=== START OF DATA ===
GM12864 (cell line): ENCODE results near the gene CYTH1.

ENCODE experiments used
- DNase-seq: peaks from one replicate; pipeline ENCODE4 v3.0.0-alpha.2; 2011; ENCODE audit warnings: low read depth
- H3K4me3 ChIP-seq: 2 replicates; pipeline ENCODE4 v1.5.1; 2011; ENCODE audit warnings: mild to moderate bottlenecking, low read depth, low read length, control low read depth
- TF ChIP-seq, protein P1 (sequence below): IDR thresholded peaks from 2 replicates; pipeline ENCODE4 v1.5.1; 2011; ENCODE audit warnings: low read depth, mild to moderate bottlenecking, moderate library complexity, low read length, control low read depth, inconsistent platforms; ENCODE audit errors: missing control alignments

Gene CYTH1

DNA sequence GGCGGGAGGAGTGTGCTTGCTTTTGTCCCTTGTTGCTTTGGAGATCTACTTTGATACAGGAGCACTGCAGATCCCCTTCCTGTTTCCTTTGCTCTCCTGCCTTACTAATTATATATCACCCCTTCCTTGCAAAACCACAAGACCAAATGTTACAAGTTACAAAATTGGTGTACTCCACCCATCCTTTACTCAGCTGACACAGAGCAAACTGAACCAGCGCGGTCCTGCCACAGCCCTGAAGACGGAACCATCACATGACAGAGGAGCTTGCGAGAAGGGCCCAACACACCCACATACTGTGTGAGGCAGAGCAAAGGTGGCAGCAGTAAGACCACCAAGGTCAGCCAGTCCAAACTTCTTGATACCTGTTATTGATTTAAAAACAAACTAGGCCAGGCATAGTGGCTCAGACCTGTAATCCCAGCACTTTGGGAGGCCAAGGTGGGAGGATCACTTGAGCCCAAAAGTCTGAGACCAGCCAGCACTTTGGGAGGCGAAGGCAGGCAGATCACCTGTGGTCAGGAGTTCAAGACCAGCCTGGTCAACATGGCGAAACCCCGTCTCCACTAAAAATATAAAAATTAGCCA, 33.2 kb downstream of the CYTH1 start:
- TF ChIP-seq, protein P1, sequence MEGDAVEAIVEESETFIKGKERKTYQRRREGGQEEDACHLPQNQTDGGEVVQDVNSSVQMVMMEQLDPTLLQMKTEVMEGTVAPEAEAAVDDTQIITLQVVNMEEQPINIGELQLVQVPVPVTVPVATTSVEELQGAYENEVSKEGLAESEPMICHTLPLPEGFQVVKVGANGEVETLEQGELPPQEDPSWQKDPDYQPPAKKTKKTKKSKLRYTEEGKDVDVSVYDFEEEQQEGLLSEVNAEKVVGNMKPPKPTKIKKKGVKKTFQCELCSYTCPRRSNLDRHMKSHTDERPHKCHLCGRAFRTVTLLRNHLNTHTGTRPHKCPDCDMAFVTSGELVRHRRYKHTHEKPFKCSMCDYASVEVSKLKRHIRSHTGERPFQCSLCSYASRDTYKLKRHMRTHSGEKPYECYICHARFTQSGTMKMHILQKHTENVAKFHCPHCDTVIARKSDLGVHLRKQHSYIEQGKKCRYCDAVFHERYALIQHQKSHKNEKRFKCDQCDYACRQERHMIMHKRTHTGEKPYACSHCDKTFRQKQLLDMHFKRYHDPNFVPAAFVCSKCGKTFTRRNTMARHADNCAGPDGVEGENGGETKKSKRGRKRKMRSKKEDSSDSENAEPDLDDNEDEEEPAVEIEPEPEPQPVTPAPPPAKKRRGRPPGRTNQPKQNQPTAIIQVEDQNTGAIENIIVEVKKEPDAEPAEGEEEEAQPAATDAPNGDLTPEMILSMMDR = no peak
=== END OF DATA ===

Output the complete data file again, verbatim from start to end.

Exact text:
GM12864 (cell line): ENCODE results near the gene CYTH1.

ENCODE experiments used
- DNase-seq: peaks from one replicate; pipeline ENCODE4 v3.0.0-alpha.2; 2011; ENCODE audit warnings: low read depth
- H3K4me3 ChIP-seq: 2 replicates; pipeline ENCODE4 v1.5.1; 2011; ENCODE audit warnings: mild to moderate bottlenecking, low read depth, low read length, control low read depth
- TF ChIP-seq, protein P1 (sequence below): IDR thresholded peaks from 2 replicates; pipeline ENCODE4 v1.5.1; 2011; ENCODE audit warnings: low read depth, mild to moderate bottlenecking, moderate library complexity, low read length, control low read depth, inconsistent platforms; ENCODE audit errors: missing control alignments

Gene CYTH1

DNA sequence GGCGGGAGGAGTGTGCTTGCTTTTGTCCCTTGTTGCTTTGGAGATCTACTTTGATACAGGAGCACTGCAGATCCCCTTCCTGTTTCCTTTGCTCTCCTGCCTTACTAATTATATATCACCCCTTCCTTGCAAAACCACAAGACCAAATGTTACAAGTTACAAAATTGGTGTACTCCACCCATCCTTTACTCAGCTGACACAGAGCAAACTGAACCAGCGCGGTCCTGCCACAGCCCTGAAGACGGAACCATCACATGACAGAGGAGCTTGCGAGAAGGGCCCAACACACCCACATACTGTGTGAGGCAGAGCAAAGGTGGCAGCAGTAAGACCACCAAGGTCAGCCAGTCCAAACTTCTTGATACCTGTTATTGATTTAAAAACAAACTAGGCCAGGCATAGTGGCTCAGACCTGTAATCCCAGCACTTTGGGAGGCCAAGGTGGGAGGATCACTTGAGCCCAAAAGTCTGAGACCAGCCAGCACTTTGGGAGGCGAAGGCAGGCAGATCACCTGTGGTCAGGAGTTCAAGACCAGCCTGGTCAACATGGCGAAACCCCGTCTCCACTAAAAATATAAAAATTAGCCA, 33.2 kb downstream of the CYTH1 start:
- TF ChIP-seq, protein P1, sequence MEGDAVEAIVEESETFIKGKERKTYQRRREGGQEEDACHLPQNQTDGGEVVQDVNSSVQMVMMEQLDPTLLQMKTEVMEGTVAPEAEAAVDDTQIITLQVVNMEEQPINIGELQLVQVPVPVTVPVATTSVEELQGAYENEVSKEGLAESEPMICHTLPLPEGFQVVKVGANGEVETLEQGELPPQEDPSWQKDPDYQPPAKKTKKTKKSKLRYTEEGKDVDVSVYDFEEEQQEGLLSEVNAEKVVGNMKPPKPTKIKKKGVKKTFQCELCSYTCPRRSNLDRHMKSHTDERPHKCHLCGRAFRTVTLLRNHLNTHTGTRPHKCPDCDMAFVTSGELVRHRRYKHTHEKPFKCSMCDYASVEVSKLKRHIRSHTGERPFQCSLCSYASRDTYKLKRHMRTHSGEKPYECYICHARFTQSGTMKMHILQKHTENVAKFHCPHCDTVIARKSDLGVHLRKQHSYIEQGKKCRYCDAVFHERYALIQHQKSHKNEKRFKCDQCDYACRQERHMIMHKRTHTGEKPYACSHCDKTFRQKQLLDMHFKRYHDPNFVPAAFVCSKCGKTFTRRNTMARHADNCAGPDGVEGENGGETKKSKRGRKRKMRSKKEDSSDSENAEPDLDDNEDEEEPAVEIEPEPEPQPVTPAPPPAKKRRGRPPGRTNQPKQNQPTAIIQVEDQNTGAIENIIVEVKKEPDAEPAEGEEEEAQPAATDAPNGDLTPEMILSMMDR = no peak